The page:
Orr and Orr (1979) also referred to the dangers this species might present to little children: "This very common little mushroom is frequently eaten by children who find it when they play, and this can be of concern because it contains small amounts of the psychotropic substances psilocybine and psilocine." However, if this species contains only a minute amount of psychoactive compounds, it would not cause the symptoms described by Holden (1965), Miller (1972), or Southcott (1974).

In recent years, a number of mycologists have listed this species as being poisonous/hallucinogenic, probably basing their assumption on information provided by the above mentioned research. After re-examining past research and the additional evidence described above, it is our conclusion, as well as that of Gartz (1985), Guzman (1989), Stijve (1989), Watling (1989), Young (1989) and Singer (1991, Pers. Comm.), that Panaeolina foenisecii is not psychoactive.

It is possible that when Panaeolina foenisecii is collected from lawns, taxonomic identification is made, and specimens are passed on for chemical identification, other species known to macroscopically resemble Panaeolina foenisecii are unintentionally included in these collections. The other species could include Panaeolus subbalteatus Berkeley & Broome and/or Panaeolina castaneifolius (Murr) Ola'h=Panaeolina castaneifolius (Murr.) Smith (see figs. 3 & 4). According to Stijve (1989, Pers. Comm.), this would explain why some collections of Panaeolina foenisecii have been reported to be positive for psilocybin.

The authors of this study would recommend controlled studies of cultivated Panaeolina foenisecii in which precursor's are known to affect production of psilocybin and/or psilocin in proven producers of the indoles would be supplied to the organism. Controlled studies have demonstrated that these indoles are secondary metabolites which may not occur in collections lacking specific nutrients and which occur in larger quantities if proper precursors are provided.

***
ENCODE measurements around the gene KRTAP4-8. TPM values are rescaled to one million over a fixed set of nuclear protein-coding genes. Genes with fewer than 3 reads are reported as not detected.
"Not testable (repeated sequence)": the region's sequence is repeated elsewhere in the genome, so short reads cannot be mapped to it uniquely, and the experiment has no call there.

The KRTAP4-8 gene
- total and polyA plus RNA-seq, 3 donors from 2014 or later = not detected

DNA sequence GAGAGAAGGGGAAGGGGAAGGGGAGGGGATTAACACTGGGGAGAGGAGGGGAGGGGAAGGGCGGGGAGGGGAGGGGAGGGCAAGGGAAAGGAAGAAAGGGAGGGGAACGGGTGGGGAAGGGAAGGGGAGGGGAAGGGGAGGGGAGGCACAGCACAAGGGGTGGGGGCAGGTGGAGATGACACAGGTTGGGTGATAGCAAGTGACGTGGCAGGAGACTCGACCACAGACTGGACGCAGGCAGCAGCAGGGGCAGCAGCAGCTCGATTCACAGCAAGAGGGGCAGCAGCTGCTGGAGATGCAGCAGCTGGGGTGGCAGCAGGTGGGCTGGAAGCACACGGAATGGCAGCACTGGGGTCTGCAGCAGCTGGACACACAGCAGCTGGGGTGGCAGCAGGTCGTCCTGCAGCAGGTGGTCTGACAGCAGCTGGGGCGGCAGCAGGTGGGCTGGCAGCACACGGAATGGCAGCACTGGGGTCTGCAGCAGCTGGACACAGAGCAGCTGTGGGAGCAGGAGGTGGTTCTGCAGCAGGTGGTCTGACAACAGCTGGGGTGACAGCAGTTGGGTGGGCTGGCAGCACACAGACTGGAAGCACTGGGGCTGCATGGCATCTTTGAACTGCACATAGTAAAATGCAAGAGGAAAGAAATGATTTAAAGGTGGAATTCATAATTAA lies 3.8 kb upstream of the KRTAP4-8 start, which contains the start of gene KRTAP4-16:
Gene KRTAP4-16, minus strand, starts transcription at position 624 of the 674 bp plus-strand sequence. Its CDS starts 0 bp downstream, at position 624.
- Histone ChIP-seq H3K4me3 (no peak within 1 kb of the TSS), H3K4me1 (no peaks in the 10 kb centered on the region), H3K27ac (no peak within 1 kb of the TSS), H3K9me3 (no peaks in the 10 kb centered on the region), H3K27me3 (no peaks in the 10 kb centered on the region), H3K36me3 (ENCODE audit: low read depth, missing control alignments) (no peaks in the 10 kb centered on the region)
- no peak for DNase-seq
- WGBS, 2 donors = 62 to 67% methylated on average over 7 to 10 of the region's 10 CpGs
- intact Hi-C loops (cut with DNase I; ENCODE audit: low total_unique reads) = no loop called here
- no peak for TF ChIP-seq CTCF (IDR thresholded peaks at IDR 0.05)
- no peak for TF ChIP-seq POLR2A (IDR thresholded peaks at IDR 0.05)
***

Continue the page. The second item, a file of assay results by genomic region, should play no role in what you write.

Figure 7. Photo by Alan Outen.

Chromatogram of Chemical Analysis
Copelandia cyanescens from Hawaii.


The authors wish to thank Dr. R. V. Southcott for allowing us to reprint an edited version of his case history from Adelaide, Australia. We also are grateful to Margaret Holden of Halperden, England and Dr. 0. K. Miller, Professor of Botany and Curator of Fungi at the Virginia Polytechnic Institute and State University for their contributions to this paper. Appreciation is also extended to Mr. Alan R. Outen, England, for his photograph of Panaeolina foenisecii and Mr. Robert Hathaway of Honolulu for his illustrations in Figures la, 3, and 4. We would also like to express our special gratitude to Dr. Richard Evans Schultes for reviewing our paper and to Dr. Roy Watling of the Royal Botanic Gardens, Glasgow, Scotland and Dr. Tony Young of Blackbutt, Australia for their valuable contributions in the preparation of this paper. In addition, we thank Mr. John Leonard of Hingham, Massachusetts for his collections of Panaeolina foenisecii. Finally, we need to recognize the technical assistance and significant support of Dr. T. Stijve of Nestec LTD, Vevey, Switzerland for his botanical and chemical analysis of Panaeolina foenisecii.